A California man that stands accused of sextortion, producing child pornography, and threats of mass violence has been identified by the FBI through the use of a so-called Network Investigative Technique (NIT) embedded in a video file.
The 26-year-old Buster Hernandez allegedly used the Tor anonymity network to contact his victims, and until the FBI got involved, law enforcement were unable to pinpoint his IP address or identity.
According to the affidavit FBI agents filed in court, Hernandez adopted the online moniker “Brian Kil” and has victimized minors in at least ten federal districts.
He would contact the victims via social media accounts, claim that he got his hands on nude photos of the victims, and threaten to publish them if the victim didn’t send nude/sexually explicit images or videos to him.
The victims complied for a while, but when they stopped, he would post the material on his current Facebook account or send it to the victim’s friends and family via the Internet. In some cases, he also posted messages mocking the police and threats saying he was coming to the victim’s school and would shoot their classmates. This resulted in the temporary shutdown of two schools in Indiana.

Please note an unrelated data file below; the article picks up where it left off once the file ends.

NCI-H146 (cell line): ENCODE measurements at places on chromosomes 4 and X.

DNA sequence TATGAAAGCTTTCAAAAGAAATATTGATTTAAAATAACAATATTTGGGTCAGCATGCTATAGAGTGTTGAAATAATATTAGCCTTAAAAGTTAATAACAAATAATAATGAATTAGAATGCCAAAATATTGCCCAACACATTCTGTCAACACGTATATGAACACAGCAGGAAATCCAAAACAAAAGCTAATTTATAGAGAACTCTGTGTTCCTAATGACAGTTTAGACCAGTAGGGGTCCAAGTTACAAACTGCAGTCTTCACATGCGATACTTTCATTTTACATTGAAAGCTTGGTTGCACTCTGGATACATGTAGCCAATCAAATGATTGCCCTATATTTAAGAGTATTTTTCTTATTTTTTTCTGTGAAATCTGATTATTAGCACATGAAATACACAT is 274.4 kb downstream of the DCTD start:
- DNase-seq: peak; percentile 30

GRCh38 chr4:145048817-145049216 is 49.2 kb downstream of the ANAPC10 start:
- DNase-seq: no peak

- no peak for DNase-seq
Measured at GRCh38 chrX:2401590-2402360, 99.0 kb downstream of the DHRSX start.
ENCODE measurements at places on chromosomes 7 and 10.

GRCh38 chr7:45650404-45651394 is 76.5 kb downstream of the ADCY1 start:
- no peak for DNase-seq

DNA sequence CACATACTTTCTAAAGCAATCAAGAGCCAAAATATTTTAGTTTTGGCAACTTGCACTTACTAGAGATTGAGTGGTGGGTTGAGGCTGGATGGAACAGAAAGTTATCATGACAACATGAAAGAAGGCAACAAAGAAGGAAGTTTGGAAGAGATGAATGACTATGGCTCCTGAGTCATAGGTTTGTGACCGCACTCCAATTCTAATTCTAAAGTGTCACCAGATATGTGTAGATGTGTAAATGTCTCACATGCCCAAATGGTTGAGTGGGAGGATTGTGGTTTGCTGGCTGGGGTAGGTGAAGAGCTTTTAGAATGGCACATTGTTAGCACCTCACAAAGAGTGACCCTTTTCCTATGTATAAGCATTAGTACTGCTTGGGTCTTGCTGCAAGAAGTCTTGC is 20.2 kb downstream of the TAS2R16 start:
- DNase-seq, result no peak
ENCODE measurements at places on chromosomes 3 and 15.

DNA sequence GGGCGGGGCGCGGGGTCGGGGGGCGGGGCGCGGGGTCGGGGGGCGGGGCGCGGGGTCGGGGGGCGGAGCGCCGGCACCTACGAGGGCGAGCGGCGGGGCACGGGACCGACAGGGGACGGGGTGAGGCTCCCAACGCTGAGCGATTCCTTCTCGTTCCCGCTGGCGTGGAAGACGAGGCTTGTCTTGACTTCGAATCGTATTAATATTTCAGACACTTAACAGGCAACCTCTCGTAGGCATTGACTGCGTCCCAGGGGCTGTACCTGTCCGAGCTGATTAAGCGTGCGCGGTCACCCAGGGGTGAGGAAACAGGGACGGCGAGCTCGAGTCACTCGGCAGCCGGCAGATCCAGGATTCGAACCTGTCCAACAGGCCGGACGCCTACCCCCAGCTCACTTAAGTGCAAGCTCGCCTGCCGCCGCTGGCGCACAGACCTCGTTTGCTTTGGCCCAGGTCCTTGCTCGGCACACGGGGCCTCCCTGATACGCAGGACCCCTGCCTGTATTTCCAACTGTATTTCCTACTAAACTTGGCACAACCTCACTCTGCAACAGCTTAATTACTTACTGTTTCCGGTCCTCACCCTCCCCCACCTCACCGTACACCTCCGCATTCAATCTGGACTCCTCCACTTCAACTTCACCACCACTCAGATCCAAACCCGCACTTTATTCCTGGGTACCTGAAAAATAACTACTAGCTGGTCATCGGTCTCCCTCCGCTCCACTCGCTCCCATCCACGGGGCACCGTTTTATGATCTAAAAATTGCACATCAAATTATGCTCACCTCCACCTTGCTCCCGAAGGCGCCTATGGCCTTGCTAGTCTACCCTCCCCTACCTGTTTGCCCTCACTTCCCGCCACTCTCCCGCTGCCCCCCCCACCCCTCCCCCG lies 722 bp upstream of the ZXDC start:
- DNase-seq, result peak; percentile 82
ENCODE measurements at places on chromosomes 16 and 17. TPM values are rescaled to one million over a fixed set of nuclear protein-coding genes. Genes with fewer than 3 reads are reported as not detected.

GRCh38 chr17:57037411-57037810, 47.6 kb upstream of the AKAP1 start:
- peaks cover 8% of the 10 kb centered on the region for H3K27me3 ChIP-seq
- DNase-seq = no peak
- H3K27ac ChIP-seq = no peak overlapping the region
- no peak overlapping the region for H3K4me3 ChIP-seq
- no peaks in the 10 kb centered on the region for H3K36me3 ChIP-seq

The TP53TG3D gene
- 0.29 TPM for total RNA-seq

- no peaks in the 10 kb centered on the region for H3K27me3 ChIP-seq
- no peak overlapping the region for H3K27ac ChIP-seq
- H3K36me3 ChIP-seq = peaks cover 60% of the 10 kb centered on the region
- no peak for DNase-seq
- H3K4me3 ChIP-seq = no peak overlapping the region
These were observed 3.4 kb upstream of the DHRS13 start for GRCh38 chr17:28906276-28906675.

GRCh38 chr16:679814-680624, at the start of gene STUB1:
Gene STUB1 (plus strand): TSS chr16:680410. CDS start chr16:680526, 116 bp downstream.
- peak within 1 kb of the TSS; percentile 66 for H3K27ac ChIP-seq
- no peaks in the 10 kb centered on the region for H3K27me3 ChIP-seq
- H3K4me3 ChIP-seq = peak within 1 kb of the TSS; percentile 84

The FBI got court authorization to add the NIT a video that one of the victims then sent to “Brian Kil”, and the viewing of the video allowed the NIT to disclose the IP address associated with his computer. This allowed them to pinpoint the address where the suspect lived, and to get authorization to install and use pen-trap devices to intercept communications to and from the IP address in question.
The affidavit does not contain any detail about the NIT used by the FBI, so it’s impossible to say whether it was the same one used in previous Tor user deanonymization attacks mounted by the Bureau.
Hernandez faces a mandatory minimum sentence of 15 years’ imprisonment, and a maximum of 30 years’ imprisonment if convicted on all counts.